President Donald Trump could be backed into a corner in 2020 if he wants to be on the ballot in many states that are considering laws requiring candidates release their tax returns, especially since New Jersey is a step closer to passing a bill that does just that.
The state legislature nearly succeeded in getting such a law on the books in 2017, but then-Governor Chris Christie (R) vetoed it, forcing them to wait.
Now that Governor Phil Murphy (D) holds the office, the bill looks set to go all the way and the senate just passed it this week.
S.119 “requires candidates for President and Vice-President of the United States to submit their federal income tax returns to the Division of Elections in the Department of State for at least the five most recent taxable years for which the candidate has filed such a return with the Internal Revenue Service.”
According to a statement explaining S.119:
Under the bill, each candidate would also submit written consent to the division for the public disclosure of the income tax returns. The bill requires a candidate for President or Vice-President of the United States to file the income tax returns and written consent for disclosure with the division no later than 50 days before the general election. The division would then post the income tax returns on its Internet website no later than seven days after the candidate has filed the income tax returns with the division. The bill requires the division, in consultation with the Attorney General, to redact any information contained in the income tax returns that the division deems necessary before the division posts the income tax returns on its website. Additionally, the bill provides that an elector cannot vote for a candidate for President or Vice-President unless the candidate submits federal income tax returns to the division in accordance with the provisions of the bill.
If the bill makes it through the state legislature it would go on to Murphy, who would almost certainly sign it. That means New Jersey would become the first state to pass this kind of law in the nation. Several other states have tried to pass similar bills but they have stalled, especially in states with a Republican governor or a split state legislature.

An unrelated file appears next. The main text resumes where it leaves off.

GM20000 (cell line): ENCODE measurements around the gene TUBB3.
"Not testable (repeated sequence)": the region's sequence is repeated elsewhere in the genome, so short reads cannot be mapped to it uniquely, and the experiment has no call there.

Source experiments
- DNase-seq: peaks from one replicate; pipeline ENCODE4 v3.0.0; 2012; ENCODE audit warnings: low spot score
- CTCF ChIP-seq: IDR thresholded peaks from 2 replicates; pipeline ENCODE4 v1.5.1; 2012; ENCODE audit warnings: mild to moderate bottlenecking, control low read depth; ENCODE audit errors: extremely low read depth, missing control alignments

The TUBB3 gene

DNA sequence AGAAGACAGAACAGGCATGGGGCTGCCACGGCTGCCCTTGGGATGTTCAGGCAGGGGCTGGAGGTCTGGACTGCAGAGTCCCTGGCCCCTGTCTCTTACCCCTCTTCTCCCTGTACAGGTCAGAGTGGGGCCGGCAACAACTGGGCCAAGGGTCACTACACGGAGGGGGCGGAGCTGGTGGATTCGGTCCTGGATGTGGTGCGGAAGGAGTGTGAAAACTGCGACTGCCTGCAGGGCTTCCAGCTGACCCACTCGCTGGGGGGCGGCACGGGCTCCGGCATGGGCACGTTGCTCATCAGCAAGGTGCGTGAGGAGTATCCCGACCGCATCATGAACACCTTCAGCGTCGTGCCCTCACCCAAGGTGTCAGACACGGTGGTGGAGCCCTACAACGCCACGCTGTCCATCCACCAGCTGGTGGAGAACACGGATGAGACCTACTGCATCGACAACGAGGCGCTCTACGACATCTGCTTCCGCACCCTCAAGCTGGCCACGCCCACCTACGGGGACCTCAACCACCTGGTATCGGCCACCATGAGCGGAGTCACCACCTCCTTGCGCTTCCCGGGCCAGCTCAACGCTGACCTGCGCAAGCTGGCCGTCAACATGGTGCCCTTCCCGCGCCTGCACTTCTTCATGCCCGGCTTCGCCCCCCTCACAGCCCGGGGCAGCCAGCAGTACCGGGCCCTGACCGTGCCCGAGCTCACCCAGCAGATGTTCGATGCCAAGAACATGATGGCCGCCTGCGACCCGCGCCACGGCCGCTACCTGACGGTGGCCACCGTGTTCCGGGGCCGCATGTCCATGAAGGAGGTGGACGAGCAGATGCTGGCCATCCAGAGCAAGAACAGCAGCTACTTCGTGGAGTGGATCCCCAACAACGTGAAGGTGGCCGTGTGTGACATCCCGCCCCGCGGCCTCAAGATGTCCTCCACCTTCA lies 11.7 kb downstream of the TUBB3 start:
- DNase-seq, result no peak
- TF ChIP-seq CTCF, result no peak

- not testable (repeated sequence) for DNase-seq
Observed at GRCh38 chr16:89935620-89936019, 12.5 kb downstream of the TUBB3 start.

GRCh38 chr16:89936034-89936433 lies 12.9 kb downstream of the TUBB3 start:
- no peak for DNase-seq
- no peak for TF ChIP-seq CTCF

Republicans will likely argue that such laws are unconstitutional. But many legal experts disagree. U.C. Irvine law professor Rick Hasen pointed out in an article for Politico that states dictate how electors are chosen.
“If a state legislature can take back from the voters the right to vote at all for president, it may be able to use ballot-access laws to limit the candidate choices presented to voters,” he wrote. “And doing so would not impinge on the Qualifications Clause in Article II because Congress ultimately counts the Electoral College votes and can police that Clause.”
Indeed, the New Jersey bill makes it clear that an elector can’t vote for a candidate who has not released their tax returns. And since Trump would not even be on the ballot, the electoral vote would go to his opponent, who will likely have already released their tax returns in compliance with state law.
Harvard law professor Laurence Tribe agrees that the law would not interfere with any current constitutional qualifications.
“It’s not an interference with any federal prerogative, nor does it filter out in advance any set of presidential candidates who meet the Constitution’s age, residence, and other qualifications,” he said.
If more states pass similar laws, especially swing states, Trump would be forced to comply with the law or surrender crucial electoral votes to his Democratic opponent. All he has to do to prevent this is release the returns. But we all know he won’t because he has something to hide.
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